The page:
Agave bracteosa 'Calamar'

Agave bracteosa 'Monterrey Frost'
Here's Pearl showing us an excellent use of an agave spike (if you're an itchy cat.) This Agave scabra pup survived indoors while its poor mother that I ignorantly planted in the ground several years ago died a slimy winter death. The "pup" is now larger than the mother was.



Which appears to suit Pearl just fine.

18 comments:

  1. That last shot made me smile! Pearl looks so happy. Your Agaves all look so healthy, pupping like crazy. Unlike my poor mushy specimens. I should have started out babying mine, but I threw them out there hoping they would make it. The rest of my tender succulents that I brought in last fall are doing well.

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    1. Alison, I should have confessed I left a few well-established larger agaves outdoors for lack of room. Only our (so far) milder winter is responsible for the fact they haven't died a mushy death...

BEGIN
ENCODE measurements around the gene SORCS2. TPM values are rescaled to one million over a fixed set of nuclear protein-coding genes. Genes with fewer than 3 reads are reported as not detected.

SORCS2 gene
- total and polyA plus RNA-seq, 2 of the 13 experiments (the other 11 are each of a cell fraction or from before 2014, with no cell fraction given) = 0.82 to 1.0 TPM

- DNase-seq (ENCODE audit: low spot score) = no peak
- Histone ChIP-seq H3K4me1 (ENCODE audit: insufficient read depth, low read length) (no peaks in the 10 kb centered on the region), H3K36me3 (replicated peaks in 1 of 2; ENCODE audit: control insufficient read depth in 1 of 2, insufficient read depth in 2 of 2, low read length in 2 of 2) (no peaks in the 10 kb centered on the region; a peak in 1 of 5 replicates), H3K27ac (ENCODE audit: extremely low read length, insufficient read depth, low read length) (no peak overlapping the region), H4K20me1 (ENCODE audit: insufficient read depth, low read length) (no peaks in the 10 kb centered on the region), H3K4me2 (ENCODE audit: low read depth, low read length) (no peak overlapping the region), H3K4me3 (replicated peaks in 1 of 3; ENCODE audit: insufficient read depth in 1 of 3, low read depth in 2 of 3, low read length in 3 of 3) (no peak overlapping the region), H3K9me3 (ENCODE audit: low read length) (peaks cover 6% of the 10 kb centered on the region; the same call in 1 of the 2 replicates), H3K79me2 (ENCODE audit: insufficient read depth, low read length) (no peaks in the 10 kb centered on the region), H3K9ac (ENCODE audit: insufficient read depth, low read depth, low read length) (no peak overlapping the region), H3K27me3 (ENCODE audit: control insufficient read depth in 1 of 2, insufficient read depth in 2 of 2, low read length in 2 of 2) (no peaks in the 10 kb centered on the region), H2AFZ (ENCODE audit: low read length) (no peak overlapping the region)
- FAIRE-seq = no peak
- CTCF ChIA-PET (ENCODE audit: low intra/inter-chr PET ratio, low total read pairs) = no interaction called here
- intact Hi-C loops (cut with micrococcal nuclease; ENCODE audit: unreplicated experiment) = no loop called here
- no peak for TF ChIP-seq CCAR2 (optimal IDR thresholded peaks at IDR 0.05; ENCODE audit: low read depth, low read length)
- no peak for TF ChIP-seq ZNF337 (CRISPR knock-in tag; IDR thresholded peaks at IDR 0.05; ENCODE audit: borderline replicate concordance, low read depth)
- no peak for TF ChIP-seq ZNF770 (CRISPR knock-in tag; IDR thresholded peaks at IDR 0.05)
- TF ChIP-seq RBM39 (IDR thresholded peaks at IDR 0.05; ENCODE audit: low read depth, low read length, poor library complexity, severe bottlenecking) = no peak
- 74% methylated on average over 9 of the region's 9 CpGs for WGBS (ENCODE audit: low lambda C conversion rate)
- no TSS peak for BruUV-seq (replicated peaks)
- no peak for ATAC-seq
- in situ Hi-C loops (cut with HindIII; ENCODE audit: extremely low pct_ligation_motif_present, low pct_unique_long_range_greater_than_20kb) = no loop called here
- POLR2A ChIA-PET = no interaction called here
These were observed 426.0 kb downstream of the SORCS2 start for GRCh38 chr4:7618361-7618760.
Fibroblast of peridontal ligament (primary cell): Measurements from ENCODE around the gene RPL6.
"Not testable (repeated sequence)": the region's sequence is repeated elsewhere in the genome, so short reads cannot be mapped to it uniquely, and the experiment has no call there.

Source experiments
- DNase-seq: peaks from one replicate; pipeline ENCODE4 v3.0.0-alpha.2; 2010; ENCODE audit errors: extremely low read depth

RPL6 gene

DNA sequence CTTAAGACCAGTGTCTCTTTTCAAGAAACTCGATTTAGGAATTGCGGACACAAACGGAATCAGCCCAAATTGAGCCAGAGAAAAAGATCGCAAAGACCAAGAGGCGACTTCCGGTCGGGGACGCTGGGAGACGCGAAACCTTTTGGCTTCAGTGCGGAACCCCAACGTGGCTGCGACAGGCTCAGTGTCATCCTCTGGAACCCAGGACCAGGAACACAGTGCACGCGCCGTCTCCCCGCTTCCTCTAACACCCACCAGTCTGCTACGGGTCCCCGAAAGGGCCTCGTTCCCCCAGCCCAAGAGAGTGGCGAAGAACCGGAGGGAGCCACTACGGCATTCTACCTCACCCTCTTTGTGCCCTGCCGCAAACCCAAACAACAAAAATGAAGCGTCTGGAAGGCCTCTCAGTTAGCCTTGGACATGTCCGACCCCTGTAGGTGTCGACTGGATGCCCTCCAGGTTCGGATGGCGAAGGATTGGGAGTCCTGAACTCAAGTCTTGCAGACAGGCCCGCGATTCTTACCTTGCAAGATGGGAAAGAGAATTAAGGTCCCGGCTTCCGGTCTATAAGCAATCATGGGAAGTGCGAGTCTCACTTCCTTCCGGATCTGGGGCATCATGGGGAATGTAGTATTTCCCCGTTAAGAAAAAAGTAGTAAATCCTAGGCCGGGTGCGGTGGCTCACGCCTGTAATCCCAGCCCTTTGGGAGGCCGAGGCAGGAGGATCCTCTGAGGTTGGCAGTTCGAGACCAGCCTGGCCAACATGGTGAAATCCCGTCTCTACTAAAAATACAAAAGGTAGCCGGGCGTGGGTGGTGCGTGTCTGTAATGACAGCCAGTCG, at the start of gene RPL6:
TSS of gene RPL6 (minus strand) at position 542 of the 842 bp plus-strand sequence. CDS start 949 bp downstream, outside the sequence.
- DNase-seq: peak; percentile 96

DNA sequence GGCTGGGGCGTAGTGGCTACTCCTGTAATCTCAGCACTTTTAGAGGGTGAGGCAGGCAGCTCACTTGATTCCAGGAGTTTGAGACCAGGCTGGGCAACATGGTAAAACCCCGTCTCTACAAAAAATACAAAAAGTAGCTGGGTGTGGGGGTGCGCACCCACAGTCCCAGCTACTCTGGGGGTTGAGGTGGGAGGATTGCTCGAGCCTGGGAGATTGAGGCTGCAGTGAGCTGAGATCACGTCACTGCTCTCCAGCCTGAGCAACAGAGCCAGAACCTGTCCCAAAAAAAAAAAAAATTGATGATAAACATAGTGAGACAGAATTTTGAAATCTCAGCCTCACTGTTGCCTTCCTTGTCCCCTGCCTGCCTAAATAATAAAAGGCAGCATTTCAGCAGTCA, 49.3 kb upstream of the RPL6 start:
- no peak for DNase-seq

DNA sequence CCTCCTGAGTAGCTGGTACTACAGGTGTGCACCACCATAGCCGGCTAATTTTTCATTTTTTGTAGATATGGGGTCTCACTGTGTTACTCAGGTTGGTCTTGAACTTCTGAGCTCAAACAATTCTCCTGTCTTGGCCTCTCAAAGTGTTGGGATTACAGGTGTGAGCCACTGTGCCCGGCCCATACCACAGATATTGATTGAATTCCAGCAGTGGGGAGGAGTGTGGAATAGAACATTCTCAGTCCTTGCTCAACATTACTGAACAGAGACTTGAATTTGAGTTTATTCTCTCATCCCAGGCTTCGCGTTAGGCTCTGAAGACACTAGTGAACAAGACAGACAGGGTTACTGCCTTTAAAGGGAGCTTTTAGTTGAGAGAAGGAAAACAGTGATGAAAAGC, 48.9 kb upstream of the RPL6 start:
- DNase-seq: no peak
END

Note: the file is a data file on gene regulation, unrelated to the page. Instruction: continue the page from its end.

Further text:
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  2. What adorable pups...I'm going to take a closer look at mine. I don't like keeping too many things indoors. they always look worse for wear after the winter, so not too many Agaves. The ones I've tried in the ground...MUSH

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    1. Linda, I'm determined to try some in the ground, but need to REALLY prepare the soil. We shall see how it goes...

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  3. And I forgot Pearl most adorable too!

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  4. Oh Pearl girl, you are very sweet and it's kind of you to look after Mom's agaves for her! You're obviously doing a great job keeping them happy for her!